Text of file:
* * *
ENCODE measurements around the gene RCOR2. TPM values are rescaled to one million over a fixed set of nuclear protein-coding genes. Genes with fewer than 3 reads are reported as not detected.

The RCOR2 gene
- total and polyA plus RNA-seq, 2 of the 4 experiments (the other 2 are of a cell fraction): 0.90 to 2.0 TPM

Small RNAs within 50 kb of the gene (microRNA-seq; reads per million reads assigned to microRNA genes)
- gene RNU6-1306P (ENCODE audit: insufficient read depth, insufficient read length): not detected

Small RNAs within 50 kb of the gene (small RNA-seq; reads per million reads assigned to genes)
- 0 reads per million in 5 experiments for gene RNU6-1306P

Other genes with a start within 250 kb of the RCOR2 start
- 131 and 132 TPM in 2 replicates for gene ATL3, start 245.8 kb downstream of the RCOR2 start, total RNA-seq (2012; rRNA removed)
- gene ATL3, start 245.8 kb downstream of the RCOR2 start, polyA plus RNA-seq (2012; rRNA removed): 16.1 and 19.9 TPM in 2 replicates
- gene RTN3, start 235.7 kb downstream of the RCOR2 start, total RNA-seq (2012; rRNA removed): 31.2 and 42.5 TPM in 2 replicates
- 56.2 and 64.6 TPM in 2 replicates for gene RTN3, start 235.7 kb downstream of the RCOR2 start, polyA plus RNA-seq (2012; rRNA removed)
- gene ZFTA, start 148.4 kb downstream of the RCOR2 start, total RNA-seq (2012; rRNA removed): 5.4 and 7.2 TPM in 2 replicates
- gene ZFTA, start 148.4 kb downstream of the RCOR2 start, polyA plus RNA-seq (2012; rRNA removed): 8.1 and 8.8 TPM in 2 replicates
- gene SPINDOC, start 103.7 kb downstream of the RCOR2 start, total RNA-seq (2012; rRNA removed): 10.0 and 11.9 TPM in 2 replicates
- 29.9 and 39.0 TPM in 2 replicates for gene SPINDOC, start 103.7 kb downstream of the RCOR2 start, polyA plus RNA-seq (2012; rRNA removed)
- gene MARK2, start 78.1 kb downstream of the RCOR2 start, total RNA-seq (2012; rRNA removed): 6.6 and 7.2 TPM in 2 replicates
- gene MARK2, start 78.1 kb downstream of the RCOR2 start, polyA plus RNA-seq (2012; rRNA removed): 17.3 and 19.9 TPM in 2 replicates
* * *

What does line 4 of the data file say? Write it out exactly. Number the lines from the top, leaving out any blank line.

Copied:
Small RNAs within 50 kb of the gene (microRNA-seq; reads per million reads assigned to microRNA genes)